Interesting facts about Shanghai many might not know
Everybody has seen the photo comparison of Shanghai now and 20 years earlier: the city grew from the ground and became an attractive and booming financial and economical nod of China. Perhaps less people know that it all began in the 19th century.
After Shanghai became a county it evolved into a significant Chinese trading and cultural centre. As result, unfortunately it quickly became the target of Chinese pirates and Japanese marauding troops, too. In repose to the attacks a city wall was built, which remains to define the boundaries of the old city of Shanghai till today.
The annular wall reflected the city's relatively minor political status among China's larger imperial cities that was organized on linear street patterns and surrounded by rectangular walls. Shanghai's layout is rather irregular (originating in old-age methods of transportation): the footpaths and roads tended to follow the line of the waterways. This organic growth lacks the strict arrangement of individual components such as courtyard houses, temples and state buildings. These particularities of layout and building confirmed Shanghai's cultural and commercial diversity much before the foreigners arrived.
The Canton's monopoly of trade with the West got declared by the Emperor lead to corruption both on Chinese and British sides. Britain was filled up with Chinese goods and paid with opium for it. While the sides were trying to deal with the problems trade restrictions got loosened and a petition for private trading started. Not much longer Shanghai's suitability for trade was discovered and mostly by using violence and more advanced armory won the right to begin foreign settlements in Shanghai.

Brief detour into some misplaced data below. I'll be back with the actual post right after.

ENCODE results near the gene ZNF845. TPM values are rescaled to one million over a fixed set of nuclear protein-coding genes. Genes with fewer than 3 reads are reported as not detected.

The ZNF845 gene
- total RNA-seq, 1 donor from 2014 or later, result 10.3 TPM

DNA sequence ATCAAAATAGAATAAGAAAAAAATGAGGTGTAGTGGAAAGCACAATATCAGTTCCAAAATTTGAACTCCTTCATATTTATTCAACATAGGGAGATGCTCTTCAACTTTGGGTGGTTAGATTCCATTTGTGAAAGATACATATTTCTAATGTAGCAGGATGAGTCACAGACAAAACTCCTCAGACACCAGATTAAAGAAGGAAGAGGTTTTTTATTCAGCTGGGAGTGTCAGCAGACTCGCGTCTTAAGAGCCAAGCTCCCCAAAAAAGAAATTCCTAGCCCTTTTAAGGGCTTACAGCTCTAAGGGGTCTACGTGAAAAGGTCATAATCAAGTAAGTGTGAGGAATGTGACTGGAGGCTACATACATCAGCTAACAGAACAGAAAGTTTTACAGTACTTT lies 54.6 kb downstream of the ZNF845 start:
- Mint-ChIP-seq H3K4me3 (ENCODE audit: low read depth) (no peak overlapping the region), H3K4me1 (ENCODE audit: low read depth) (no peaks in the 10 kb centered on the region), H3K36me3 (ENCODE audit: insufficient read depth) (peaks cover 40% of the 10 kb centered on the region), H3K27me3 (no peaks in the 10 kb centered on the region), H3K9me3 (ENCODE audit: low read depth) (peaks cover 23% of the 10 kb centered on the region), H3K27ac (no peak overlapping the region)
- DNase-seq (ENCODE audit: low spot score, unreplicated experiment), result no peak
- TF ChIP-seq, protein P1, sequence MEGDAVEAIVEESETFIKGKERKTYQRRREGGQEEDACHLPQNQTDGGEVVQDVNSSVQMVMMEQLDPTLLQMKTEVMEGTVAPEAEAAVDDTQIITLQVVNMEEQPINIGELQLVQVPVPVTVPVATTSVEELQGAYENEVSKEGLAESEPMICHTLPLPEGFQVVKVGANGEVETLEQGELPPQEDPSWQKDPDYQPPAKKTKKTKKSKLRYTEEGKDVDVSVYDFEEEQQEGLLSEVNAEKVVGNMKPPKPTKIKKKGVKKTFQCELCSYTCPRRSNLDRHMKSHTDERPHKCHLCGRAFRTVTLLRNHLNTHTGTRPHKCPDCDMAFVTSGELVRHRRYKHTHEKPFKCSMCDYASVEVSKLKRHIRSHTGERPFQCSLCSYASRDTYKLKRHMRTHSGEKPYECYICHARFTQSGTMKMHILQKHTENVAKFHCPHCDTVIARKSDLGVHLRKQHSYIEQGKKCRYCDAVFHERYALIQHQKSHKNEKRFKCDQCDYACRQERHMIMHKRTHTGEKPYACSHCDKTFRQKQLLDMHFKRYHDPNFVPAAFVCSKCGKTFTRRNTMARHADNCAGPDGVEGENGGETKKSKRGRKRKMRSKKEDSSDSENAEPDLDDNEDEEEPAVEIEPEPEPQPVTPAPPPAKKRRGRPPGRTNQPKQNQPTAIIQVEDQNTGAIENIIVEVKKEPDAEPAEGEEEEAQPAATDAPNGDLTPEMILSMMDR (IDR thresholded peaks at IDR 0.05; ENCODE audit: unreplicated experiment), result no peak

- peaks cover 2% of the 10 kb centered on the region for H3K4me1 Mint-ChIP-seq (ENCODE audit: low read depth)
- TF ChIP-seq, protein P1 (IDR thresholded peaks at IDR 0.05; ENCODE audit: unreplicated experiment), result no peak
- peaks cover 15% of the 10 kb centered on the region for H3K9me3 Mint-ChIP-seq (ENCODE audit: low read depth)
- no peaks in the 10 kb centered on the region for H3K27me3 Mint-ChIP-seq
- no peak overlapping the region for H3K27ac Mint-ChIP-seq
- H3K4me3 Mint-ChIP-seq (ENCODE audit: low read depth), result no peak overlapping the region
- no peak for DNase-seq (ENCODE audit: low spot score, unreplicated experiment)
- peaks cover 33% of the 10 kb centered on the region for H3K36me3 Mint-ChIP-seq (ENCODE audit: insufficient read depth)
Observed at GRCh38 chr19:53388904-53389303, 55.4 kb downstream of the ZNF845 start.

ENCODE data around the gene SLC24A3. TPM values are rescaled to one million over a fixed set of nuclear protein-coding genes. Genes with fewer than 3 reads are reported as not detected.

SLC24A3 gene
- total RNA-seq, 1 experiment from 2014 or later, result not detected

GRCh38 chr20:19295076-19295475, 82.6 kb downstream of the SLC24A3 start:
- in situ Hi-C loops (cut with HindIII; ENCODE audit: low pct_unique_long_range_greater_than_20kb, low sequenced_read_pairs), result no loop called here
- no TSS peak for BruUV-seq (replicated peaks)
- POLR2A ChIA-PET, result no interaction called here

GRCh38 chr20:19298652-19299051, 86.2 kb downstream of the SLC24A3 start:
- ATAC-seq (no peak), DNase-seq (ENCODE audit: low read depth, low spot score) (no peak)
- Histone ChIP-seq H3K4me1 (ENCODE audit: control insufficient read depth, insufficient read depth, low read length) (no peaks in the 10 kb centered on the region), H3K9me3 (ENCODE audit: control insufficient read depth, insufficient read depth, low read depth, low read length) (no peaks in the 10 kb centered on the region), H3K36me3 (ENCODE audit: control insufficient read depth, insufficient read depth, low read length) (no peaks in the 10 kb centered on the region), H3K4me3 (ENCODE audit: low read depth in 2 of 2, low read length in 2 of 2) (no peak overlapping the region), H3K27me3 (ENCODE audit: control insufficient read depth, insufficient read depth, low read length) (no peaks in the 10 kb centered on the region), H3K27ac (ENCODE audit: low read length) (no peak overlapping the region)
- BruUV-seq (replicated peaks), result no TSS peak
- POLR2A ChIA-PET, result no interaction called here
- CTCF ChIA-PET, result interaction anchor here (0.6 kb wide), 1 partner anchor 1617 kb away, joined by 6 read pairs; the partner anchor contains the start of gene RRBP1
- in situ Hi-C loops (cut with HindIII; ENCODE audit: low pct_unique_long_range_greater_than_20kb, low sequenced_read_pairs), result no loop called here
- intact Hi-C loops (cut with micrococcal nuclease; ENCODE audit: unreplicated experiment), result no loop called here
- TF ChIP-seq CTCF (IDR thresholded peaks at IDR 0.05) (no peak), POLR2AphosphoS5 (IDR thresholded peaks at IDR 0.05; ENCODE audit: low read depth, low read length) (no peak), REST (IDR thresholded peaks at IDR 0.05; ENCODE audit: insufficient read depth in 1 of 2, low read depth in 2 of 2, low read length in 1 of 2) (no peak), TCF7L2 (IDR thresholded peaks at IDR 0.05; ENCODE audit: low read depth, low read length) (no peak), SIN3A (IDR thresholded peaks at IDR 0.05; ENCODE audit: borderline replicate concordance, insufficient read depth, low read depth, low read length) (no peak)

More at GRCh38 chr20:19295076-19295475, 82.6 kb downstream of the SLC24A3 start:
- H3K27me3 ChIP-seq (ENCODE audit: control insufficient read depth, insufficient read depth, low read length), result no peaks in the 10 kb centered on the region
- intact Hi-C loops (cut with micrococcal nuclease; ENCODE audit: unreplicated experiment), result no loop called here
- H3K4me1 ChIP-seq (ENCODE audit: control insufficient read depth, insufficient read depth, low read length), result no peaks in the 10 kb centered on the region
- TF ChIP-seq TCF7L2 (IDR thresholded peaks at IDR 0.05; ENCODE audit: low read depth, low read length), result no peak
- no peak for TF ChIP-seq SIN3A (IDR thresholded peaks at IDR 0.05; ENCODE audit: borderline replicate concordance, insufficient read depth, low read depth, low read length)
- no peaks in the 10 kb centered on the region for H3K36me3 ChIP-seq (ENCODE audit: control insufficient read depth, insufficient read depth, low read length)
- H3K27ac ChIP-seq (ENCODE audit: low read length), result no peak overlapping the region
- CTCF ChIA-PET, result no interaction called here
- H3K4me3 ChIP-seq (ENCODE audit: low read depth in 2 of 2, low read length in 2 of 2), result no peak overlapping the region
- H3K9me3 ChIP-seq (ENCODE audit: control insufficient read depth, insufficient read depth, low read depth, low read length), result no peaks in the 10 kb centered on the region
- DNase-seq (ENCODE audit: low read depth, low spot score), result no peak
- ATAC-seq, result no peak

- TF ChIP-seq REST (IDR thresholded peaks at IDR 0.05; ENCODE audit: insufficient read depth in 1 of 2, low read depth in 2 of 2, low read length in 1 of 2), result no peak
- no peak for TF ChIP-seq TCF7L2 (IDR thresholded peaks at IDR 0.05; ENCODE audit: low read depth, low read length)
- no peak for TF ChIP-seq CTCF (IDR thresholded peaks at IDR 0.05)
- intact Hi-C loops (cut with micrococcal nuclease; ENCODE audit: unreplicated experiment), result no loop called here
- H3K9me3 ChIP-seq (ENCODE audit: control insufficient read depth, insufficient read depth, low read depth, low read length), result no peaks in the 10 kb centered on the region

Interestingly most foreigner refused to live within the city wall due to unacceptable sanitary and living conditions.
Back at the beginning of the 20th century Shanghai's height limit was only 6 floors, because this is what the muddy soil could support. At that moment this meant the land value had reached its peak.
Later with the development of technologies, rafts were introduced as they were able to float with piles sunken deeper to prevent subsidence. Shanghai's land thus became too precious to 'waste' on public enjoyment besides the only park in the city at the time: the Public Garden..
The building regulation in the early 20th century prohibited the construction of buildings taller than 1.5x the width of the street they fronted. Nanjing Road and Zhongshan Road along the Bund were the widest roads in Shanghai, thus all the miracles of the 21st century's Asian construction industry happened on these two locations.
During the Japanese invasion at the beginning of the 1930s many big projects in Shanghai were abandoned or postponed indefinitely. However, the over-inflated land value remained the same. Moreover, the new Chinese government kept rising the land price, especially in the western districts which forced the foreign residents into apartment buildings. Despite of the deep depression the Shanghai building industry suffered from, the construction of the Joint Savings Society building started and completed in 1934 (the tallest building in Asia, today also hosts the Park Hotel, designed by the Hungarian architect Laszlo Hudec).
In 1935 the foreign part of the city was considered as overbuilt and overdone. The real estate experienced the dullest period of construction history in Shanghai. Households were forced to downgrade into apartments or smaller houses. On the contrary, the value of the Chinese areas of Shanghai were constantly increasing. This was more likely the result of the government's plan in 1929 to develop an entirely new city north from the Bund. This was the first time in history when Shanghai's streets, administrative, civic and residential areas were planned by the Planning Commission lead by Dr Shen Yi. It was a grandiose project with modern materials but traditional Chinese style and 60 meter wide roads.
To be continued...